Bradykinin GPCR Family Subtypes and Products

What Are Bradykinin Receptors?

Bradykinin receptors are a family of G protein-coupled receptors (GPCRs) consisting of 2 receptors: B1 and B2. The principal ligand, bradykinin is present during conditions such as burns, trauma, allergies, shock, and inflammation. When bound with B1, an acute or chronic inflammatory response is exhibited. B2 antagonist Icatibant has already been approved in the United States and Europe for the treatment of angioedema, and limited trials have been done to assess the validity of Icatibant as an analgesic and anti-inflammatory medication.

Bradykinin Receptor Information

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Bradykinin B1 is a receptor for bradykinin and mediates responses to pathophysiological conditions such as inflammation, trauma, burns, shock, and allergy. Receptors for B1 are normally absent, but become highly upregulated after inflammatory stimuli. B1 receptor agonists may have important clinical value in the treatment of chronic pain and inflammatory disorders.

Bradykinin B2 receptor agonists may have important clinical value in the treatment and prevention of various cardiovascular disorders such as hypertension, ischemic heart disease, left ventricular hypertrophy, ventricular remodeling and congestive heart failure, as well as diabetic disorders by mimicking the reported beneficial effects of bradykinin. Blocking bradykinin B2 receptors after experimental cerebral ischemia reduces brain edema, infarct volume and neuronal necrosis, and improves neurological outcome. Thus, B2 antagonists may be a promising new class of compounds for clinical use after the onset of cerebral ischemia.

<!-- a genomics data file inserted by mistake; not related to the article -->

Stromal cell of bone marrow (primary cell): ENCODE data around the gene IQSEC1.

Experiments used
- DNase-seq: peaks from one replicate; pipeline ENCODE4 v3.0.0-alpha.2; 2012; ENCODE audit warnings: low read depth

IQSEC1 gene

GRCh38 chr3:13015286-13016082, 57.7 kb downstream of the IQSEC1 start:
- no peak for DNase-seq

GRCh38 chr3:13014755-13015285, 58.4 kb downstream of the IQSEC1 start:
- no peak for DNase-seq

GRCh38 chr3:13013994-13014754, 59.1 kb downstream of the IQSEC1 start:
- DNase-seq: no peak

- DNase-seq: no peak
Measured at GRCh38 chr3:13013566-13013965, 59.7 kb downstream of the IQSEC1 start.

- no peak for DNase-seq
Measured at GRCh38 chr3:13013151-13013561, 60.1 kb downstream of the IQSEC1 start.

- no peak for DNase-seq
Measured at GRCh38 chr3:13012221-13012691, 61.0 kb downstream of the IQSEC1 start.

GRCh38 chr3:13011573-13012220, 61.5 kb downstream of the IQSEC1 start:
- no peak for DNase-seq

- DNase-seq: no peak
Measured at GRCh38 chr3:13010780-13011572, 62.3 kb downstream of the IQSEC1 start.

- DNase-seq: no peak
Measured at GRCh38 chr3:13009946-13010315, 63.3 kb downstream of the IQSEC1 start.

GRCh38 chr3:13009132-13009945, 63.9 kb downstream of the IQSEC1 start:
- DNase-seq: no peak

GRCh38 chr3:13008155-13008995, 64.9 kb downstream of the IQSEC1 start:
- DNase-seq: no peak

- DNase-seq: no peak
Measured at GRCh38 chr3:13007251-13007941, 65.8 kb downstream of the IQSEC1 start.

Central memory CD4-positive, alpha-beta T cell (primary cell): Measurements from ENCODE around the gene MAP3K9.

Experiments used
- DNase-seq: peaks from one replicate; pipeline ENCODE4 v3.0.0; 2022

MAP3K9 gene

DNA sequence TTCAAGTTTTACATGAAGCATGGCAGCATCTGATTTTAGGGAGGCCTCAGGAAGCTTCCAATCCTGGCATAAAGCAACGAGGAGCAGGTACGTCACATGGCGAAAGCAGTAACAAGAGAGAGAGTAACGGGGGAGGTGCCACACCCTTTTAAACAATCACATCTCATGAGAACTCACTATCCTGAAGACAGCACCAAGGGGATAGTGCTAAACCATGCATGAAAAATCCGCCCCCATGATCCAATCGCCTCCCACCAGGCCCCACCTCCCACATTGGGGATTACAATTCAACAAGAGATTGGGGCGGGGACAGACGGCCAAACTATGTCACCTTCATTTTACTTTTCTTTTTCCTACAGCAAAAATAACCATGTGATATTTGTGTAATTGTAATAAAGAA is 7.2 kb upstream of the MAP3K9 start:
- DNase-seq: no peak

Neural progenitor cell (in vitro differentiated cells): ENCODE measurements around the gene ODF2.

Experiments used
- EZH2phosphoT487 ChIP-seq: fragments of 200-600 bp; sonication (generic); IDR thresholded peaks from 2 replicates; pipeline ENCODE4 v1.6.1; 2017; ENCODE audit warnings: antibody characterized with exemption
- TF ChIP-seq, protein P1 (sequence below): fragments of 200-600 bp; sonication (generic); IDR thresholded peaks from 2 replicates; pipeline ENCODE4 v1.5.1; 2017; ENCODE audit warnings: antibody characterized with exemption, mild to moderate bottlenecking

Bradykinin Cell Lines

Receptor FamilyReceptorSpeciesParentalStable Cell Lines Division-Arrested Cells Membranes
B2dogHEK293T cd1199 DCd1199MCd1199
B2rhesus monkeyHEK293TCpr1199DCpr1199MCpr1199
B2guinea pigHEK293TCc1199DCc1199MCc1199